Inova Health
3300 Gallows Road
Falls Church, VA 22042



Inova Schar Cancer Institute is the first cancer center in the Washington, DC, area to offer the sophisticated cytoreductive surgery and HIPEC treatment for advanced abdominal cancers, also known as peritoneal cancer. Because the chemotherapy used in the treatment is heated and contained within the abdomen, HIPEC is sometimes called “hot chemotherapy” or a “chemo-bath.”

Lana Bijelic, MD, is a highly specialized oncology surgeon who performs cytoreductive surgey and HIPEC treatment at Inova Schar Cancer Institute.Dr. Bijelic’s advanced training contributes further to the overall excellence of the institute’s team.

The basics

Gastrointestinal and other cancers generally spread by three main routes:

  • The lymphatic system
  • The bloodstream
  • Throughout the abdominal cavity by shedding cells that implant onto the lining of the abdominal cavity (the peritoneum)

The peritoneal route can be particularly challenging to treat because there often are multiple tumor implants that can cover large surfaces and involve several organs within the abdominal cavity. These tumor implants are also called peritoneal metastases. Some types of cancers are particularly likely to spread in this fashion, such as appendix (appendiceal) cancer. But peritoneal metastases is also seen in stomach (gastric) cancer, colon cancer, ovarian cancer, pancreas cancer, mesothelioma and other cancers.

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HIPEC at Inova Health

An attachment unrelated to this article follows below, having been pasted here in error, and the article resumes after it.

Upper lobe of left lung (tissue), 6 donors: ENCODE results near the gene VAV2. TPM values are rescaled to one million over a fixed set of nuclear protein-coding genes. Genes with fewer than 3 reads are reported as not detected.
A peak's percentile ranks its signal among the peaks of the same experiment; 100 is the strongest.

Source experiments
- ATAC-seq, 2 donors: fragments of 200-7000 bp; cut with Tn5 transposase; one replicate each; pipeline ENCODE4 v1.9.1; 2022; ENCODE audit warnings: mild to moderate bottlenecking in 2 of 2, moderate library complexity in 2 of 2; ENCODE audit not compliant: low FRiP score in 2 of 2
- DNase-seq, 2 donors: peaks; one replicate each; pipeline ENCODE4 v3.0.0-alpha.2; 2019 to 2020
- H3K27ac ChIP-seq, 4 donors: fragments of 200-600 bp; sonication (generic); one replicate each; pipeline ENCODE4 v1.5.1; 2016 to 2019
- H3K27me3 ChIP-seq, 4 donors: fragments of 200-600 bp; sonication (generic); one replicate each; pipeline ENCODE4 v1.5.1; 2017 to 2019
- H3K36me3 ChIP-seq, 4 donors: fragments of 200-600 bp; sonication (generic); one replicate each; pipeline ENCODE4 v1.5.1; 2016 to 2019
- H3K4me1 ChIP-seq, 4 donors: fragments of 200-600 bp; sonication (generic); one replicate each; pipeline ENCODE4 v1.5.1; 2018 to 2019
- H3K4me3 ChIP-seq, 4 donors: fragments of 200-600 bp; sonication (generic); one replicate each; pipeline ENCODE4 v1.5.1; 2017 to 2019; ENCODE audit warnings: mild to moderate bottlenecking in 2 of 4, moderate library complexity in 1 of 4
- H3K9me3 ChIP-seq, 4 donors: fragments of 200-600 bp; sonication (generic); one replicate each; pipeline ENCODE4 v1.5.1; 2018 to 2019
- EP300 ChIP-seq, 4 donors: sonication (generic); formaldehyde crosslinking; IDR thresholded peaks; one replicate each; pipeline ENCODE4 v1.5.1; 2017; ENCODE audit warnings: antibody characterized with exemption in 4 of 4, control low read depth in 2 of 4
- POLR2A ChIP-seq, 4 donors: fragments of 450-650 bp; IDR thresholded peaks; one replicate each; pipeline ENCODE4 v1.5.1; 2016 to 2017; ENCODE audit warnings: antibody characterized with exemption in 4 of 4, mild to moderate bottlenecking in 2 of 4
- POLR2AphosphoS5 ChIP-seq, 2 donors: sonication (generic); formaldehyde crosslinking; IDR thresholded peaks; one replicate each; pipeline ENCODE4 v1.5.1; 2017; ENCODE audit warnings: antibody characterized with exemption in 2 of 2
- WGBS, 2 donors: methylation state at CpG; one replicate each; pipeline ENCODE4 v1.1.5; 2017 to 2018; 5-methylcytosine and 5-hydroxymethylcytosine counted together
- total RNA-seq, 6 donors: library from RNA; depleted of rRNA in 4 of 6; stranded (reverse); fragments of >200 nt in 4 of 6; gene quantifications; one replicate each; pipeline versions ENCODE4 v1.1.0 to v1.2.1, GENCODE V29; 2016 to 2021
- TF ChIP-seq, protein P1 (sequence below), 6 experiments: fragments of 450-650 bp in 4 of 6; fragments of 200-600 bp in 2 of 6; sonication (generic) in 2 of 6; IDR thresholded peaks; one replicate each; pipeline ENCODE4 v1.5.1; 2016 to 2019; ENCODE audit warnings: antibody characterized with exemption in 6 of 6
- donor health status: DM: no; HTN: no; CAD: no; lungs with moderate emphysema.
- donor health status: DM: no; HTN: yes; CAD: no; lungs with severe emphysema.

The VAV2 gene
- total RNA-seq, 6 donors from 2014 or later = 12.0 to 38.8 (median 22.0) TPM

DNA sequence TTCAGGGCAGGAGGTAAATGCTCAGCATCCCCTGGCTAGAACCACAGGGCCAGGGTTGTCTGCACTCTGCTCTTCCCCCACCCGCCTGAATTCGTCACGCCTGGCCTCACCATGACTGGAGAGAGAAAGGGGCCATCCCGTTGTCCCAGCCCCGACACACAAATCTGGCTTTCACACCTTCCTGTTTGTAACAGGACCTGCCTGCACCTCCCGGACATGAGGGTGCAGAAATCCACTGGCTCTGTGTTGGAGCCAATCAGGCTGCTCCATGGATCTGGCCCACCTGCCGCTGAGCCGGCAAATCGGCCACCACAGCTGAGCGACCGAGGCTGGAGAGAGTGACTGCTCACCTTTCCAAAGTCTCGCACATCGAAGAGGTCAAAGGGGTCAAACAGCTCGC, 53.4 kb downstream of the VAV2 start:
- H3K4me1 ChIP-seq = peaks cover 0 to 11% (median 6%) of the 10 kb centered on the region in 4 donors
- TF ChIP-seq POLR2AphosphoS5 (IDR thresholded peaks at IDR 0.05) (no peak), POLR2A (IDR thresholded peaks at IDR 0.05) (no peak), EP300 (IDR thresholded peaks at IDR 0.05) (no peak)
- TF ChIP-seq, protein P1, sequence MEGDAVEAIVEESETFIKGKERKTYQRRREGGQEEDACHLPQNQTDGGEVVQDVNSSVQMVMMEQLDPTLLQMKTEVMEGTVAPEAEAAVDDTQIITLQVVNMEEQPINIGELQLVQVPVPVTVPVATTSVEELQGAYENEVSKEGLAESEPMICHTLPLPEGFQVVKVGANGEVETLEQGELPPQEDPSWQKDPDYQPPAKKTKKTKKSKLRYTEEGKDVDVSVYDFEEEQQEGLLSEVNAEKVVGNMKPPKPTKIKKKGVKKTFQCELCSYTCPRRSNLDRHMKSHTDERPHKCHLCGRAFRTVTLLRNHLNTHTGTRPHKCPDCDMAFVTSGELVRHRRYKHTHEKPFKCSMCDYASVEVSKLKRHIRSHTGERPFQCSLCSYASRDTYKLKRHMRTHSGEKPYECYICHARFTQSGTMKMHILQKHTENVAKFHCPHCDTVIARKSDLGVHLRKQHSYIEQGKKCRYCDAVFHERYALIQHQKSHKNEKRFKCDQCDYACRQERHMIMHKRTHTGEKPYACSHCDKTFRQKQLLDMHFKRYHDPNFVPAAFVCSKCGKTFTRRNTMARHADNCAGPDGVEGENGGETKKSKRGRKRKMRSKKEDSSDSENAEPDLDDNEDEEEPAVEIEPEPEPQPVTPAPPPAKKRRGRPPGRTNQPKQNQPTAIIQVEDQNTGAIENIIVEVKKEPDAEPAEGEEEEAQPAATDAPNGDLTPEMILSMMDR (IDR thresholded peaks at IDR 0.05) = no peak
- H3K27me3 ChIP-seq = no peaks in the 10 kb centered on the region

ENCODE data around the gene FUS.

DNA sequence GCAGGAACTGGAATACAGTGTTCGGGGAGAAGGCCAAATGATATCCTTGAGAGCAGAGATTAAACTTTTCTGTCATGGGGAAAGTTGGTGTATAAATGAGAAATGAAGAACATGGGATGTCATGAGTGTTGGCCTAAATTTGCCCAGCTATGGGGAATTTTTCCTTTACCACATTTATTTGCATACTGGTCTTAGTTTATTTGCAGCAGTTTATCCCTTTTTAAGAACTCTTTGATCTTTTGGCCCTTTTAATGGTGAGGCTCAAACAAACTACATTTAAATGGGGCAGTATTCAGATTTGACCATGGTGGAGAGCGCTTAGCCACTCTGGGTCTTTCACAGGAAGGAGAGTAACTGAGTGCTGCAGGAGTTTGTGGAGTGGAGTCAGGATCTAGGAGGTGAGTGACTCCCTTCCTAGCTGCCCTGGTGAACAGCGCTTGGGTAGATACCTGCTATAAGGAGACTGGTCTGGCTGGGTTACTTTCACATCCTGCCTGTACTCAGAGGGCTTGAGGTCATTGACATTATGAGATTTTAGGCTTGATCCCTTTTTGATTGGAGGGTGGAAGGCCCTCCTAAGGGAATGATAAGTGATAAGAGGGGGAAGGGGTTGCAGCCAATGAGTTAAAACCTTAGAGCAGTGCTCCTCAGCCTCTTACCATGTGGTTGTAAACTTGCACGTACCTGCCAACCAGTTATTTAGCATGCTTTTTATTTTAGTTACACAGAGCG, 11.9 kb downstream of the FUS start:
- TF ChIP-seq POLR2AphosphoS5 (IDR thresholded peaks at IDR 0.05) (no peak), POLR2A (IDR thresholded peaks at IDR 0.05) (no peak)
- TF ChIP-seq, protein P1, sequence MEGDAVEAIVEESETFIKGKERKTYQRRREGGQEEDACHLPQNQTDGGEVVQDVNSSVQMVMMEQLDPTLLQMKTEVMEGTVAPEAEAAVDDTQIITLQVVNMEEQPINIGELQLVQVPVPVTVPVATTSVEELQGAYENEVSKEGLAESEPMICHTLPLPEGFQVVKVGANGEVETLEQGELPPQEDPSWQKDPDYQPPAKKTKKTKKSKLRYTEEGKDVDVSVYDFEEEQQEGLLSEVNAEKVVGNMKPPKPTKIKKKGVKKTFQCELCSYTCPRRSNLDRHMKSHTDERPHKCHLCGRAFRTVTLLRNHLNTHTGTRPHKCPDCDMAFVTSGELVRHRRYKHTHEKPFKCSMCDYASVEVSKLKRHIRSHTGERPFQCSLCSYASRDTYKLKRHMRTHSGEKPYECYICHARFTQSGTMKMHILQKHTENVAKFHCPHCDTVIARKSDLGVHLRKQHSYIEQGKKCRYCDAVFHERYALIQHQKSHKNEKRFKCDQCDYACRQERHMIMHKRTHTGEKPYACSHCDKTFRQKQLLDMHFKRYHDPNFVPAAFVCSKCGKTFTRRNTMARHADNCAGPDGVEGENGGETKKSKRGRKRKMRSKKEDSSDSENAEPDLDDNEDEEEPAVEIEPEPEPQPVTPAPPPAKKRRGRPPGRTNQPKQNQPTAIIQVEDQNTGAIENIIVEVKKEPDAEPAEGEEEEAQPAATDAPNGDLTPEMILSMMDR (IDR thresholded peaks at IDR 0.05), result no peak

What is cytoreductive surgery and HIPEC

Cytoreductive surgery and HIPEC is a treatment is designed to specifically address peritoneal metastases, or peritoneal deposits on the lining of the peritoneal cavity. It consists of two main components:

  • A surgical procedure that removes visible tumor deposits (cytoreductive surgery or CRS)
  • A chemotherapy treatment delivered directly into the abdominal cavity during the surgical procedure

Because the chemotherapy agents are placed in the abdomen and are heated, this part of the procedure is called HIPEC (heated intraperitoneal chemotherapy). HIPEC is sometimes been referred to as “hot chemotherapy” or a “chemo-bath.”

During HIPEC, the surgeon administers a chemotherapy solution into the abdomen. The solution is continuously circulated and heated by a specialized FDA-approved device for 60-90 minutes. After the 60-90 minutes, the chemotherapy solution is removed and the surgical procedure completed.

What is the rationale behind HIPEC?

HIPEC is a regional chemotherapy treatment that delivers a high concentration of chemotherapy agents within the abdominal cavity, where the cancer cells are present, while minimizing exposure to the rest of the body. Administering the chemotherapy directly into the abdominal cavity rather than intravenously helps us achieve this goal. Chemotherapy agents known to maintain a high local concentration during the 60-90 minutes of treatment are chosen for HIPEC.

Warming the chemotherapy solution achieves additional potential benefits. Laboratory studies show that cancer cells are more sensitive to heat than normal cells and may be killed more readily at an increased temperature (> 41 degrees Celsius). In addition, heating the chemotherapy solution improves the ability of the chemotherapy agents to penetrate cancer tissues and improves its ability to kill cancer cells.

What conditions can be treated with cytoreductive surgery (CRS) and HIPEC?

There is strong clinical evidence to support cytoreductive surgery and HIPEC as the treatment of choice for patients with appendix cancer and malignant peritoneal mesothelioma. Select patients with peritoneal metastases from colon cancer can also benefit from CRS and HIPEC.

HIPEC is used in other countries to treat ovarian cancer and is currently being evaluated in the United States for that use. Other types of cancers, including many rare and unusual cancers that have spread to the peritoneum, may be appropriate for this treatment.

“Hot Chemo” Puts New Twist on Cancer Treatment